Let $f$ be a meromorphic function on the Riemann-sphere $\hat{\mathbb{C}}$. I want to show that $f$ can only have finitely many poles. I know the set of poles is discrete, and if I can prove that this set is closed, I am done since a closed discrete subset of a compact set is neccesarily finite. For closedness, I run into several issues.

I was thinking, the set of poles is the complement of $U$, the set of points where $f$ is holomorphic. If would be a function on just $\mathbb{C}$, I would be done since I would know that $U$ is open. Is the same true for the $\hat{\mathbb{C}}$?


A meromorphic function $f$ on a region $D \subset \hat{\mathbb{C}}$ is defined as a function such that each $z \in D$ has an open neighborhood $U \subset D$ such that either $f$ is holomorphic on $U$ or $f$ is holomorphic on $U \setminus \{ z \}$ and has a pole in $z$.

This implies that the set $P \subset D$ of poles of $f$ is discrete and closed in $D$ (note that $D \setminus P$ is open in $D$ by definition). The set $P$ may of course have accumulation points in $\hat{\mathbb{C}} \setminus D$ if the latter is nonempty.

In your question we have $D = \hat{\mathbb{C}}$ which is compact. Hence $P$ is a compact discrete set and therefore finite.

Note that this is an immediate consequence of the definition of a meromorphic function. "Holomorphic on $D$ with the exception of isolated poles" means in particular that the set of non-poles is open - otherwise it wouldn't make sense to speak about holomorphy in these points.

  • $\begingroup$ You say that $D\setminus P$ is open $\textit{by definition}$, but I don't see how this works. If $f$ is holomorphic at $z_0\in \mathbb{C}$, it is also holomorphic at an open neighbourhood of $z_0$, but how does the same work for $\infty$? $\endgroup$ – Johnduck Jun 3 at 16:36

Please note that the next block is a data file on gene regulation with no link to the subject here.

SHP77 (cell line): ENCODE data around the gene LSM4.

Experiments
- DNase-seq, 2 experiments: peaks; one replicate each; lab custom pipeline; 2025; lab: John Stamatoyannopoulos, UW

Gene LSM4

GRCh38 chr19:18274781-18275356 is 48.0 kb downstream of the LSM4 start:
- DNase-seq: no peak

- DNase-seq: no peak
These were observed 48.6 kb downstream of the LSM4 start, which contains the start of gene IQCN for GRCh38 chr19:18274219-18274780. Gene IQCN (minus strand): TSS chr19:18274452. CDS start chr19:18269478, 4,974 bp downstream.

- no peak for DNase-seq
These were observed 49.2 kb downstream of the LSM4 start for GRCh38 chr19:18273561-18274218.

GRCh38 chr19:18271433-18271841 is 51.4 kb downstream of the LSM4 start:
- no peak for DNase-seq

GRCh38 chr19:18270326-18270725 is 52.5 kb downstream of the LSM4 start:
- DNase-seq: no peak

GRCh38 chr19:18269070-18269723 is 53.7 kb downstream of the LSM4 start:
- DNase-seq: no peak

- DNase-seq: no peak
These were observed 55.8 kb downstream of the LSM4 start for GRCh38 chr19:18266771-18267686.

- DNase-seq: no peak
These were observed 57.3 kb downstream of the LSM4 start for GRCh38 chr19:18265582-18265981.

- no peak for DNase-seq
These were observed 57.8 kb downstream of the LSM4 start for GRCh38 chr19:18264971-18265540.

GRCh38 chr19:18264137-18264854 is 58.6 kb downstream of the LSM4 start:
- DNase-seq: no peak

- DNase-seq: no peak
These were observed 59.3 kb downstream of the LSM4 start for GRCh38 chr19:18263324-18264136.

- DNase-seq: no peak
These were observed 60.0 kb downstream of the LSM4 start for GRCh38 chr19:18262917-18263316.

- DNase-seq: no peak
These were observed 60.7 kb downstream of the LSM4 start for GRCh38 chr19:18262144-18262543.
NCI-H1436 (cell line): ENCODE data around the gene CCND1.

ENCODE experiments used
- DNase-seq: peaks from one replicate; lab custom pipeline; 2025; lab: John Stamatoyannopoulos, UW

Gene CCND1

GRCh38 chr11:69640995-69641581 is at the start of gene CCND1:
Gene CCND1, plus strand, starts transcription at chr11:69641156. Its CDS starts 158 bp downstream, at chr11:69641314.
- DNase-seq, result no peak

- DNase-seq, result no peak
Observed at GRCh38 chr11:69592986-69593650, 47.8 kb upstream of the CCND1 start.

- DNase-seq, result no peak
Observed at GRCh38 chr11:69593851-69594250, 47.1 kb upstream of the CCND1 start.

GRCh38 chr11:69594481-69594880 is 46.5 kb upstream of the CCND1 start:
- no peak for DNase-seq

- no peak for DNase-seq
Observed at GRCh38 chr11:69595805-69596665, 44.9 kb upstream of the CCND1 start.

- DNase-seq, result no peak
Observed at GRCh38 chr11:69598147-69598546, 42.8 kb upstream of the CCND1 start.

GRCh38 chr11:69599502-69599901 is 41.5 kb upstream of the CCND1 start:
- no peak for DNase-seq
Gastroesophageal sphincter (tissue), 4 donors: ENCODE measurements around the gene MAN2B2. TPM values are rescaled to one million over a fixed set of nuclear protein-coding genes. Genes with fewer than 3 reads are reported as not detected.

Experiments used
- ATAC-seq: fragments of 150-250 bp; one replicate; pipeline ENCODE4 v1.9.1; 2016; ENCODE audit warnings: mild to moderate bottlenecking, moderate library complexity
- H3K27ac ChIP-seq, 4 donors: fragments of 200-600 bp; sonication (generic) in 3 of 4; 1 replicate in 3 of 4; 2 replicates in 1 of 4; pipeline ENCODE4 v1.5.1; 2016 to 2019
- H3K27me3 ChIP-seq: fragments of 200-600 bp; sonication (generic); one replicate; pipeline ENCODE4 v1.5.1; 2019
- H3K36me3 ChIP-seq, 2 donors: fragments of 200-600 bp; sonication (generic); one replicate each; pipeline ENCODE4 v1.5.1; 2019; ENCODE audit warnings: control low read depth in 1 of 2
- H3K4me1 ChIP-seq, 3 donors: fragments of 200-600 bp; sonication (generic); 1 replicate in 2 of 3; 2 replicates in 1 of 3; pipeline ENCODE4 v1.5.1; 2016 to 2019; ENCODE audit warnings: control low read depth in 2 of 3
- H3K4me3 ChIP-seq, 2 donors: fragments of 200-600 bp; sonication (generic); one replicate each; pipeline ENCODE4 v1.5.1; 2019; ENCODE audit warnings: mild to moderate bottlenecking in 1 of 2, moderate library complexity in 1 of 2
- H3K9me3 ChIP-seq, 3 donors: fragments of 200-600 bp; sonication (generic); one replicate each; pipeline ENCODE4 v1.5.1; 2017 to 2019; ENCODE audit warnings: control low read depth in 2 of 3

• $\begingroup$ Holomorphic at $z_0$ means that $f$ is holomorphic on some an open neighborhood $U$ of $z_0$. In particular. it must be defined on the whole set $U$. Is your question what it means that $f$ is holomorphic at $\infty$? $\endgroup$ – Paul Frost Jun 3 at 17:28
  • $\begingroup$ In that case I suggest you ask another question, perhaps "What is the definition of a holomorphic map $f : U \to \mathbb C$ when $U$ is an open neighborhood of $\infty$ in $\hat{\mathbb C}$?" $\endgroup$ – Paul Frost Jun 3 at 17:43
  • $\begingroup$ Note that a pole at $\infty$ is perhaps easier to understand: It simply means that $f$ is holomorphic in $U \setminus \{\infty\}$ and $\lvert f(z) \rvert \to \infty$ as $\lvert z \rvert \to \infty$. $\endgroup$ – Paul Frost Jun 3 at 17:49
  • $\begingroup$ Final remark: Let us accept that there is a reasonable interpretion of "$f$ holomorphic at $\infty$". No matter how it is defined, the essence of my answer is this. For a meromorphic $f$ there are two types of points $z \in D$. Type 1: $f$ is holomorphic in an open $U$ neigborhood of $z$. Type 2:$f$ is holomorphic in $U \setminus \{ z \}$, $U$ an open neigborhood of $z$, and has a pole at $z$. $\endgroup$ – Paul Frost Jun 3 at 18:47

Your Answer

By clicking “Post Your Answer”, you agree to our terms of service, privacy policy and cookie policy

Not the answer you're looking for? Browse other questions tagged or ask your own question.